A Legacy of Service: Remembering John Benton, B’73

March 28, 2024
John Benton leaves behind a storied legacy, but what he was most proud of was the number of people he helped.
John Benton, B'73

John Benton leaves behind a storied legacy, but what he was most proud of was the number of people he helped, recalled his husband, David Briggs. Benton came from humble beginnings, raised by his mother, a young widow, in Dinwiddie, Va., and recognized the importance of giving back. “If John believed in someone, he offered his heart and soul and did everything he could to support them,” Briggs said.

Benton passed away unexpectedly in September of last year. He spent his life as a public servant, advocating for people and causes, bettering his community, and supporting his alma mater. He had a 45-year career in the management, administration, and operations of large government and non-profit organizations and 17 years with the Smithsonian Institution, last serving as Deputy Under Secretary Emeritus—a lifetime appointment and honor. He held prior positions in the U.S. Departments of Treasury and Health and Human Services and the Virginia state government.

“He was proud of being able to help others succeed, but he was not one to want the spotlight,” Briggs said. “He was a behind-the-scenes person. He was passionate about what he did but was not looking for recognition. When it came, he was often very humbled.”

Briggs and Benton met in a grocery store in 1978 and married in 2013. They celebrated their 45th anniversary in 2023. Over their years together, they came to feel like their community was their family and were devoted to furthering the work of organizations near their home and close to their heart in Arlington, Va., such as the Arlington Community Foundation, the Arlington Free Clinic, the Arlington Commission for the Arts, and several others. He was also appointed to the board of the Science Museum of Virginia and served multiples times as a grants panelist for the Virginia Commission for the Arts. They held many board positions, and when Benton retired in 2018, they found time to do more. In 2021, they established the Fund for Arlington Arts and the Benton-Briggs Endowed Arts Fund to fund and support arts in their community in perpetuity. 

Benton always tried to help people advance themselves, relishing the opportunity to serve as a mentor to young professionals and students. He created an internship program at the Smithsonian’s National Air and Space Museum and would often write letters of recommendation for college admissions. Many of those letters were for students at the University of Richmond.

Benton graduated from the University in 1973. He majored in business, studied the pipe organ, sang with the Glee Club, and participated in Omicron Delta Kappa, the Honor Council, and Greek life. He was an active and proud alumnus, recently elected to join the University’s Alumni Board, and served as co-chair of his 50th Anniversary Reunion Committee, helping to raise more than $2 million for Richmond.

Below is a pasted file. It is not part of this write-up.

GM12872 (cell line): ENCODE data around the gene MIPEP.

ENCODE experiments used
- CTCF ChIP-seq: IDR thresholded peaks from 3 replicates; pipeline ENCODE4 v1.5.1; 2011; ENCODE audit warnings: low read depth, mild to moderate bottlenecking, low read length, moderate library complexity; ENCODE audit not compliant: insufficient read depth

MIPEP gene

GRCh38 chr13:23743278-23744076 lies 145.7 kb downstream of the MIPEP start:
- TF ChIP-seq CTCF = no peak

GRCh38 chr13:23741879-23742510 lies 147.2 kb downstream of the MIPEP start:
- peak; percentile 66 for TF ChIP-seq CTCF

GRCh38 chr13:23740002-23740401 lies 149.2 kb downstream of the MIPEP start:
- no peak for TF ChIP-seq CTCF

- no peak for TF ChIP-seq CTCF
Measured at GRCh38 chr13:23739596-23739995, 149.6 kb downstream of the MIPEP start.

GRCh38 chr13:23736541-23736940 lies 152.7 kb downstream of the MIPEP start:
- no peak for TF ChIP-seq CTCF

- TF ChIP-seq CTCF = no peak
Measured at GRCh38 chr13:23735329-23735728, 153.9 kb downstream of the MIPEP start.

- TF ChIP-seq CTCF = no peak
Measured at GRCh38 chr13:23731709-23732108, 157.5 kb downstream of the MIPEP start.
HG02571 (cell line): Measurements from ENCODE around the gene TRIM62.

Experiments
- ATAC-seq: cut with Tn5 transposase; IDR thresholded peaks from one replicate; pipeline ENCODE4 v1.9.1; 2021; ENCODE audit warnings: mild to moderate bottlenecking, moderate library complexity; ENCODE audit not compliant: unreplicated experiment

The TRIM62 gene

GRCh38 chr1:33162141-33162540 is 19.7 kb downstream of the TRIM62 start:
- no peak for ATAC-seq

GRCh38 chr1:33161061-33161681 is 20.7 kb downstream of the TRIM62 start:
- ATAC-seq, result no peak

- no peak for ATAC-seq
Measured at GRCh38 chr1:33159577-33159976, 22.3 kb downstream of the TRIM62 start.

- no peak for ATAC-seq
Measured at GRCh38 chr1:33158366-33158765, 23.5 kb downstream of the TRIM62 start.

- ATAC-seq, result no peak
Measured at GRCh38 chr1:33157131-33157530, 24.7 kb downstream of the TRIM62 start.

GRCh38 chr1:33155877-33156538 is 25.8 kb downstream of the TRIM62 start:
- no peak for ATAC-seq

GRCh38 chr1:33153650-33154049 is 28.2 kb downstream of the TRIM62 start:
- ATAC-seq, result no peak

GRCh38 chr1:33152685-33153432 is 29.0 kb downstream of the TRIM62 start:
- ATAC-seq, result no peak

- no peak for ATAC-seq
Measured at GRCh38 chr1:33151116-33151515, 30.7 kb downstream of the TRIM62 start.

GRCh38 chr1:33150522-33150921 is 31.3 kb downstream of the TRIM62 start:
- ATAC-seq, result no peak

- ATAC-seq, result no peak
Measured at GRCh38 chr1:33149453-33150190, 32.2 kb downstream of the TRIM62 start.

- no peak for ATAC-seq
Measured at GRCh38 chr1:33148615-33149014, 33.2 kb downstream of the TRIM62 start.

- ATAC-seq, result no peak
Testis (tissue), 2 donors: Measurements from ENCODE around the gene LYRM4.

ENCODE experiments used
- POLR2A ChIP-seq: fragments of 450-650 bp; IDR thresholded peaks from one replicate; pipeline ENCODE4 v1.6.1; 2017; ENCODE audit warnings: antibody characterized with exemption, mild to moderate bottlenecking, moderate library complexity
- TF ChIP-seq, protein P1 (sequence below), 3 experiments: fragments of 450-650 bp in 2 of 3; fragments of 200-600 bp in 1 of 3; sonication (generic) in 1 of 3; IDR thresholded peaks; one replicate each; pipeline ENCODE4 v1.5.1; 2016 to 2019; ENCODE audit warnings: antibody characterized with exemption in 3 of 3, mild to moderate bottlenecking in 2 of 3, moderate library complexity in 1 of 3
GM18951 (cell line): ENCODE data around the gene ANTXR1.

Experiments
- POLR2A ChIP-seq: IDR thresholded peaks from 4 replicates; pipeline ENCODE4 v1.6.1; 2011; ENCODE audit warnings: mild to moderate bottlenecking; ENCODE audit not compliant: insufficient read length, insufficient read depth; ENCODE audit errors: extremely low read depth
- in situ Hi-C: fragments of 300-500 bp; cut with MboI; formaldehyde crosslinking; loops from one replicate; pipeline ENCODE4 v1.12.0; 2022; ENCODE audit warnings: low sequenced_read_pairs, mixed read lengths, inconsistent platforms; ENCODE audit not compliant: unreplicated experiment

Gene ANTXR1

He loved campus and took every opportunity to welcome people and show it off. He had a fondness for his dorm, Robins Hall, the Robins School, the Cannon Memorial Chapel, and the Modlin Center. He often said he was the product of scholarships and the work-study programs at UR, which allowed him to attend UR. During an interview for the Alumni Magazine, he said, “It allowed me to get where I am today. Without that support, I would never have been able to go to Richmond.”

“Something changed over those four years he was at Richmond,” Briggs said. “The academic engagement and nurturing environment were so important to him. He always wanted to recognize that and how important financial aid was in getting there.”

Benton recognized the sacrifices his mother made to help him receive an education, and they often discussed, during her later years, finding a way to help other students obtain the great start in life and career that he had at UR. In her honor, to help other students, and in recognition of her love and music of the arts, in 2011, he established the John F. Benton Scholarship in Music and the Arts in Memory of Dorothy Turner Benton.

“John was the most ‘other-focused’ alumnus with whom I had a great pleasure to know over several years,” said Anne Latham Holdaway, parent giving officer with the Office of Advancement. “His love for his alma mater, coupled with his deep commitment to providing student assistance, was evident in each of our interactions. It meant the world to him knowing he was supporting scholars who might not be able to afford a Richmond education.”

"John embodied the core values of the Robins School with his dedication to service, compassion, and application of his business skills for the good of others,” said Mickey Quiñones, dean of the Robins School. “He's a role model for our students, demonstrating how to blend professional success with meaningful contributions to society. His actions spoke to the heart of what we strive to instill in every student.”

Benton will be posthumously inducted into the Robins School Alumni Hall of Fame. Details of a program in his honor are forthcoming.